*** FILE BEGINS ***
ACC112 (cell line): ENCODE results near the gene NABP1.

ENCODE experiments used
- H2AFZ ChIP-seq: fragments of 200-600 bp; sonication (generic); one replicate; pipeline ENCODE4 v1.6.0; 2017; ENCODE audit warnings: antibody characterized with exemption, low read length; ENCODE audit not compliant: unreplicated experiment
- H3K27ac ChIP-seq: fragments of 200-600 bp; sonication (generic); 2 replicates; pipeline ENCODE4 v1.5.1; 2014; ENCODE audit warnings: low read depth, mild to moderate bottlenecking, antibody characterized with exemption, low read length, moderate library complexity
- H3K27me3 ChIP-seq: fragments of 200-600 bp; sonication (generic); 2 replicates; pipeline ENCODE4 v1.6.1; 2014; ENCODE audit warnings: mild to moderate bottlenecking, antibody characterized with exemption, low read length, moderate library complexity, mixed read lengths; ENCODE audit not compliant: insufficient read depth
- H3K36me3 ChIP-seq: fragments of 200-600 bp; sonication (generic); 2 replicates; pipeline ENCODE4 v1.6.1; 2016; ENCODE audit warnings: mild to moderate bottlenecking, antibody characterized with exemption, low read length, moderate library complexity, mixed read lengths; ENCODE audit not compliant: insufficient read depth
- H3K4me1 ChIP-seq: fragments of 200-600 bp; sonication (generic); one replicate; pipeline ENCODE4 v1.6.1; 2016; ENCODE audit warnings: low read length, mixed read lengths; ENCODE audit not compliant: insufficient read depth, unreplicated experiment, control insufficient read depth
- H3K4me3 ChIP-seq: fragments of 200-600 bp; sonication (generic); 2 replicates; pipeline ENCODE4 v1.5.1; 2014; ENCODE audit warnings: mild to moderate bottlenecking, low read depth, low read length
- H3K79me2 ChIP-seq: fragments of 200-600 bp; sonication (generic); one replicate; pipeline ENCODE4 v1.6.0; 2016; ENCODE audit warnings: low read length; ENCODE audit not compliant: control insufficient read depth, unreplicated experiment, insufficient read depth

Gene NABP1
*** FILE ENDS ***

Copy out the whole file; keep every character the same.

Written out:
ACC112 (cell line): ENCODE results near the gene NABP1.

ENCODE experiments used
- H2AFZ ChIP-seq: fragments of 200-600 bp; sonication (generic); one replicate; pipeline ENCODE4 v1.6.0; 2017; ENCODE audit warnings: antibody characterized with exemption, low read length; ENCODE audit not compliant: unreplicated experiment
- H3K27ac ChIP-seq: fragments of 200-600 bp; sonication (generic); 2 replicates; pipeline ENCODE4 v1.5.1; 2014; ENCODE audit warnings: low read depth, mild to moderate bottlenecking, antibody characterized with exemption, low read length, moderate library complexity
- H3K27me3 ChIP-seq: fragments of 200-600 bp; sonication (generic); 2 replicates; pipeline ENCODE4 v1.6.1; 2014; ENCODE audit warnings: mild to moderate bottlenecking, antibody characterized with exemption, low read length, moderate library complexity, mixed read lengths; ENCODE audit not compliant: insufficient read depth
- H3K36me3 ChIP-seq: fragments of 200-600 bp; sonication (generic); 2 replicates; pipeline ENCODE4 v1.6.1; 2016; ENCODE audit warnings: mild to moderate bottlenecking, antibody characterized with exemption, low read length, moderate library complexity, mixed read lengths; ENCODE audit not compliant: insufficient read depth
- H3K4me1 ChIP-seq: fragments of 200-600 bp; sonication (generic); one replicate; pipeline ENCODE4 v1.6.1; 2016; ENCODE audit warnings: low read length, mixed read lengths; ENCODE audit not compliant: insufficient read depth, unreplicated experiment, control insufficient read depth
- H3K4me3 ChIP-seq: fragments of 200-600 bp; sonication (generic); 2 replicates; pipeline ENCODE4 v1.5.1; 2014; ENCODE audit warnings: mild to moderate bottlenecking, low read depth, low read length
- H3K79me2 ChIP-seq: fragments of 200-600 bp; sonication (generic); one replicate; pipeline ENCODE4 v1.6.0; 2016; ENCODE audit warnings: low read length; ENCODE audit not compliant: control insufficient read depth, unreplicated experiment, insufficient read depth

Gene NABP1